10. Democrats have called for an expansion of Medicaid, which would provide health coverage for 244,000 North Carolinians. Would you support such a move? Why or why not?

Yes. Medicaid expansion would mean the creation of upwards of 43,000 jobs here in North Carolina and a return of billions of dollars of our own tax dollars that are currently being sent to other states.

11. Similarly, in recent months two large insurers have decided not to issue policies on North Carolina’s Affordable Care Act exchange, which puts those on the individual market in something of a precarious situation. What do you believe the state can or should do to improve its citizens’ health care? 

We need to put politics aside and expand access to quality health insurance to all North Carolina families, and lower the costs for everyone. This is yet another reason why North Carolina should expand access to Medicaid. Medicaid expansion would decrease the number of people without health insurance, thereby lowering the costs for everyone, including those buying it on the exchange, because hospitals will no longer have to pass along the costs of uninsured patients to others. This is simply an issue where ideology and partisan differences have to give way to facts and common sense.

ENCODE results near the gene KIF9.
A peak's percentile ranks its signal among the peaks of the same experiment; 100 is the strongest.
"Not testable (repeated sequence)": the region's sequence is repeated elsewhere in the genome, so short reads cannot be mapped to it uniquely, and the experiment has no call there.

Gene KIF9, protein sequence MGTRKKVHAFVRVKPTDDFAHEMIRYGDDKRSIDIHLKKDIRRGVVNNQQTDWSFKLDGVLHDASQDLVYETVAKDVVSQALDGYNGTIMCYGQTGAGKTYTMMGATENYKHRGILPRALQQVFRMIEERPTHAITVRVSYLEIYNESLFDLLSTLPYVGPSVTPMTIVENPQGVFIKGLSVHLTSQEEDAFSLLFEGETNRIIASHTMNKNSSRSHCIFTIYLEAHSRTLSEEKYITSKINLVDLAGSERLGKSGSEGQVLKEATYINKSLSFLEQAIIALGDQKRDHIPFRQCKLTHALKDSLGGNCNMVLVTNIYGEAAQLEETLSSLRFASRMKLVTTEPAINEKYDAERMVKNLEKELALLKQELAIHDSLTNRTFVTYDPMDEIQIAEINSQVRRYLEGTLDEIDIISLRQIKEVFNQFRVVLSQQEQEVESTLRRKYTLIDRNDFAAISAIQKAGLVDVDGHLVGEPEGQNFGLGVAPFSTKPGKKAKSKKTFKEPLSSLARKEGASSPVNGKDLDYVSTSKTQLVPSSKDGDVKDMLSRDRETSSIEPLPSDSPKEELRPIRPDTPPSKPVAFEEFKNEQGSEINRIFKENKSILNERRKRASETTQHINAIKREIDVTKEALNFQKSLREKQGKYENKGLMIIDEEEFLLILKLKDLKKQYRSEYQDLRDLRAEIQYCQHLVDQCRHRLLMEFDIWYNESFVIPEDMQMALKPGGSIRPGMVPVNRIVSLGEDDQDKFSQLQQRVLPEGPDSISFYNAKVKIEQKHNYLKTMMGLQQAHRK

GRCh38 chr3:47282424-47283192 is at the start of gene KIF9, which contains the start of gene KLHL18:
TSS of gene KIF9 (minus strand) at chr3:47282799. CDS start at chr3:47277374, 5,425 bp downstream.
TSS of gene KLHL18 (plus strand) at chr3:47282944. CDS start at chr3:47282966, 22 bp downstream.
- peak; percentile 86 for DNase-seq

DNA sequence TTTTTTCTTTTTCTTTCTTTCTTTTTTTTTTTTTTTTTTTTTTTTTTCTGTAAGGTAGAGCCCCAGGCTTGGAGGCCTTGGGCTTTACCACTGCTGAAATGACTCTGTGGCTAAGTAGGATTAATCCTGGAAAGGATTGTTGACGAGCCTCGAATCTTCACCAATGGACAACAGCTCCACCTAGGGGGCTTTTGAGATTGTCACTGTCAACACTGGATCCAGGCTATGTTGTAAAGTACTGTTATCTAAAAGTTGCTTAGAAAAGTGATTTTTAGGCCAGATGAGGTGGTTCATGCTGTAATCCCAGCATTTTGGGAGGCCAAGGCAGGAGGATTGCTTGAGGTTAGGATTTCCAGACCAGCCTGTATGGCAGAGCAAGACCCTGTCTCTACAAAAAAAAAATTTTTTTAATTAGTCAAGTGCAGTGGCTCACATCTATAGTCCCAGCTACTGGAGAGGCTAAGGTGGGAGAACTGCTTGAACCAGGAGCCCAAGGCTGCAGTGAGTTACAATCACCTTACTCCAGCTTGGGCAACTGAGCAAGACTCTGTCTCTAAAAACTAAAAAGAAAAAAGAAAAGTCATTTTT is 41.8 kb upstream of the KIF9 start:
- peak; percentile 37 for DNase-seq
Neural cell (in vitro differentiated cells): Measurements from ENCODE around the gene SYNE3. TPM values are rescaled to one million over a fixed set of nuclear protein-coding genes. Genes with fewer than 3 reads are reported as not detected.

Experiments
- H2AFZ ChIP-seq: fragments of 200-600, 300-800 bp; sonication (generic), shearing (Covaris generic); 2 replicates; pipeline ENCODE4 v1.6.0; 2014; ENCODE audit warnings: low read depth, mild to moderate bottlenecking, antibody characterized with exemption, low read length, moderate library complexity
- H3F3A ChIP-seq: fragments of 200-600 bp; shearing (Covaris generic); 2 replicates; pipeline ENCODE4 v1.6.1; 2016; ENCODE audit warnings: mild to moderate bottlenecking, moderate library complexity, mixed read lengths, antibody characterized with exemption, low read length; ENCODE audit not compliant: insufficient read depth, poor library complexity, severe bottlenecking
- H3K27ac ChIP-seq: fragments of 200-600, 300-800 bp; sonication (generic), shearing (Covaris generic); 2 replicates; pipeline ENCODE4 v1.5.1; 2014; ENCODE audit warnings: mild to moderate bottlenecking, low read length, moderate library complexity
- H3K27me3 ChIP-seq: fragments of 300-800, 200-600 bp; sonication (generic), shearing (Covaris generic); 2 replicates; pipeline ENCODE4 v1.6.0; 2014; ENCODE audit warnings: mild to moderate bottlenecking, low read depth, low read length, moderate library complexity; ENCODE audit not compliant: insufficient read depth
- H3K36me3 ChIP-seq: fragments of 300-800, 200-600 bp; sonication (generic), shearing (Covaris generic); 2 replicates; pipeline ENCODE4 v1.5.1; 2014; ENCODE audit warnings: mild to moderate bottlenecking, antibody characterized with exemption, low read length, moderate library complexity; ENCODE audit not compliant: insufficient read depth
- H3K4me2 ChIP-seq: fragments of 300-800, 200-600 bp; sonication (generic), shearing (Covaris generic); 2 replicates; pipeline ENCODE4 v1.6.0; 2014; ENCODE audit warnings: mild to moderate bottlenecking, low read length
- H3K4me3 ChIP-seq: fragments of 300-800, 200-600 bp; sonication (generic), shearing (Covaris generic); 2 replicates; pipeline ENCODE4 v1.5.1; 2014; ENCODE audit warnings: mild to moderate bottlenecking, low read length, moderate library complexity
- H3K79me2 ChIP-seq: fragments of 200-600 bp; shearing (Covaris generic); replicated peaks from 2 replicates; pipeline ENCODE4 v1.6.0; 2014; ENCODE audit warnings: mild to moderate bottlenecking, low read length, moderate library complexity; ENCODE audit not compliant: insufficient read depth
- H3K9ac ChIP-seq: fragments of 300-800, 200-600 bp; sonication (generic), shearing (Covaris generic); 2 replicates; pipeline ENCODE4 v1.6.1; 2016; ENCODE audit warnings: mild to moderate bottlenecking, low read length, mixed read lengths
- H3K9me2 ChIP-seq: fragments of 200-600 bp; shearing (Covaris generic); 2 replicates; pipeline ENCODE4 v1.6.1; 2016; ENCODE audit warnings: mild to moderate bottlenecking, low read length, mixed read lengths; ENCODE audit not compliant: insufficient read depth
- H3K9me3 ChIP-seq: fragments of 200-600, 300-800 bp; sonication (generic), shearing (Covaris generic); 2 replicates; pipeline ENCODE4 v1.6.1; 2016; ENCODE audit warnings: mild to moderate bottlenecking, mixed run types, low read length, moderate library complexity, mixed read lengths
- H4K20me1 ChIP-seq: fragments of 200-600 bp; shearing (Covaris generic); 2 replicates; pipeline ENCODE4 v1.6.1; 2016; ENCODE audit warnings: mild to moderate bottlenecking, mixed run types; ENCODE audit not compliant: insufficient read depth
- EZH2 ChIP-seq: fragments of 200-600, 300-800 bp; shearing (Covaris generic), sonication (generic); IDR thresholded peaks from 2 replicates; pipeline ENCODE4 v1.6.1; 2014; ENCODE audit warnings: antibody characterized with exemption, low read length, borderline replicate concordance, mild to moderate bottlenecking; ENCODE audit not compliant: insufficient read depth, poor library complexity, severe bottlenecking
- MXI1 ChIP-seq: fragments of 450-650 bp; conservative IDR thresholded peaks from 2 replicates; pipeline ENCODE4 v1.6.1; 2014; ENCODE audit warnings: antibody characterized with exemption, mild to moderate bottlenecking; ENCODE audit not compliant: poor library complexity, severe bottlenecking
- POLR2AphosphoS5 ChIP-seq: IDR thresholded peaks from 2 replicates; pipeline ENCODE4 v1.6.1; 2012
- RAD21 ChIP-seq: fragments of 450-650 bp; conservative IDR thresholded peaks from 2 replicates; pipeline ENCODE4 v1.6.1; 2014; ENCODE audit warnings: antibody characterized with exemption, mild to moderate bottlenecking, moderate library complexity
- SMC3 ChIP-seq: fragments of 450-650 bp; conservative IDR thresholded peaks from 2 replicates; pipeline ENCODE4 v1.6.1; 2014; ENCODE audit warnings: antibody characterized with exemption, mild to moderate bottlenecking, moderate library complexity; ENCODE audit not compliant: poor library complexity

12. Name three things you would change in the current state budget and, if your changes would free up money, what your spending priorities would be.

I would put more money in our public schools to raise our per pupil spending, pay our teachers a wage that is at least at the national average and cut wasteful pork barrel spending and tax loopholes for millionaires and out-of-state corporations.

13. Give an example of a time, during your political career, when you have changed your position as a result of a discussion with someone who held an opposing view.

I don’t have a great answer to this question yet.  I’m a parent and a husband, not a politician. Obviously the contentious partisan issues get the most attention at the General Assembly, but I know there is also a lot of good work that is done out of the spotlight on a bi-partisan basis.  If I am elected, I look forward to working with anyone who has a good idea that can make our state a better place.